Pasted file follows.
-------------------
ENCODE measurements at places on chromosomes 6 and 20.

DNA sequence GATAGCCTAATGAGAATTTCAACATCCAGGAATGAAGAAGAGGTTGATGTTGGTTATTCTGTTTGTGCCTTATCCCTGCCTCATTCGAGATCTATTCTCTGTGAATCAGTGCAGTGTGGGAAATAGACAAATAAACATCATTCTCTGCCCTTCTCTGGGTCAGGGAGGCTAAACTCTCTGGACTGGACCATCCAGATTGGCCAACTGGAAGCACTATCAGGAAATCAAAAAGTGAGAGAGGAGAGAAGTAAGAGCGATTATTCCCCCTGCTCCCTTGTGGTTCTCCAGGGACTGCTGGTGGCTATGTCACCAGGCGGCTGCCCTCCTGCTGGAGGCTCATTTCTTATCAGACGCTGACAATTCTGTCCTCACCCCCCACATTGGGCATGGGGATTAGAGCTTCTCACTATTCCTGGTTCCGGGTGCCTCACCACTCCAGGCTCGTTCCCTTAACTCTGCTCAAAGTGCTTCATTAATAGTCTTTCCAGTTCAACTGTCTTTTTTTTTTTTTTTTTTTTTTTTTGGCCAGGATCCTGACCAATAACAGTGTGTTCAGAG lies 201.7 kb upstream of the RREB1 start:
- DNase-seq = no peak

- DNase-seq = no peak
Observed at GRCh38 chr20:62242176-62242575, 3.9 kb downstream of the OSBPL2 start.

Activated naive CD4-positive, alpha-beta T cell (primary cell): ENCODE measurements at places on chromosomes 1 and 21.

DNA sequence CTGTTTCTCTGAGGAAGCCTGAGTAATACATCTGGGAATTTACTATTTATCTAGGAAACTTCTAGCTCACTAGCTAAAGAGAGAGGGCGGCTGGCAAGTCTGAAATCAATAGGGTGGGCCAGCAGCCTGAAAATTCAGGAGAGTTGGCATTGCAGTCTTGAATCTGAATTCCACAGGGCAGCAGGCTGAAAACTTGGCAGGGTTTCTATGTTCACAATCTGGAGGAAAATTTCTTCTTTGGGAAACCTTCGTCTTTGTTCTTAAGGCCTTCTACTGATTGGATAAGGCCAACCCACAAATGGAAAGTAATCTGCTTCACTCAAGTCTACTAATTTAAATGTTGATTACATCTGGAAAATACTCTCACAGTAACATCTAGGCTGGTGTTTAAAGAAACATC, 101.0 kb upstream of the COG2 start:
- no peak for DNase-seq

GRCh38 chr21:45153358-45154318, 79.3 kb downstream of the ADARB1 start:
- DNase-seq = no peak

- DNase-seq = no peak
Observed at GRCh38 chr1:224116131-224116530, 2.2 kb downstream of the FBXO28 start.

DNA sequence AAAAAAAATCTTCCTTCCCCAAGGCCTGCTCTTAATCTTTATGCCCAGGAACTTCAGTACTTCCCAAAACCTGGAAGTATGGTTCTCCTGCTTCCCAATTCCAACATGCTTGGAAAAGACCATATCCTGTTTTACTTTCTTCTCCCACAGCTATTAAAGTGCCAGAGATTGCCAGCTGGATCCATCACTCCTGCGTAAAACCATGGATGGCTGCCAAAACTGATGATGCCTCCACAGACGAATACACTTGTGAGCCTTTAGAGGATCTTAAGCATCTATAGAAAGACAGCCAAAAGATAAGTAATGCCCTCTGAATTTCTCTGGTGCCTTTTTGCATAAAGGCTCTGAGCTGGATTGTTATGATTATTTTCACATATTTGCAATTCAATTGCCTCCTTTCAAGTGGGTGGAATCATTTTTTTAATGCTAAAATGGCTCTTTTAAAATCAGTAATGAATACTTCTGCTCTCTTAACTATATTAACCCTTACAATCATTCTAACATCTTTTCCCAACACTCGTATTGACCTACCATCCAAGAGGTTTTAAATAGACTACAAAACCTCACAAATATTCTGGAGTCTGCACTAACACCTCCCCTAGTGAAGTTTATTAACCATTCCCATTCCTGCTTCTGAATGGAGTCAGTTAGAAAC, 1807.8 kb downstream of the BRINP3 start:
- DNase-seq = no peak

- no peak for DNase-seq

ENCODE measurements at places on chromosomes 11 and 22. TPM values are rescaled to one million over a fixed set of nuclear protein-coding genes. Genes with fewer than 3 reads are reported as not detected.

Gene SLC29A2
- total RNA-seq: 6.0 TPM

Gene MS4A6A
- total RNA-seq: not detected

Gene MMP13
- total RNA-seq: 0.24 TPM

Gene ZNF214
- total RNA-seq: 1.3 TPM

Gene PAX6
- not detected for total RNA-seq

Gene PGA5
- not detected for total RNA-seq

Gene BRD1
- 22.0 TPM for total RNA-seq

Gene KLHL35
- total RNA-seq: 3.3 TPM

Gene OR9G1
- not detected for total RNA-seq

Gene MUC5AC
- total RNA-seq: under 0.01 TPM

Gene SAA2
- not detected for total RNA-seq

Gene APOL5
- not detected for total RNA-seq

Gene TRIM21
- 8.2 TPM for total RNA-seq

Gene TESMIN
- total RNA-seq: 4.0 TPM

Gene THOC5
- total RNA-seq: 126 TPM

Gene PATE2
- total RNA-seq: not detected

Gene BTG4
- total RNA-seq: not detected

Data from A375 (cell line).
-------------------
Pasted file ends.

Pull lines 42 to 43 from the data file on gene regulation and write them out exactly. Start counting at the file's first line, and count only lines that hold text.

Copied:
- 8.2 TPM for total RNA-seq

Gene TESMIN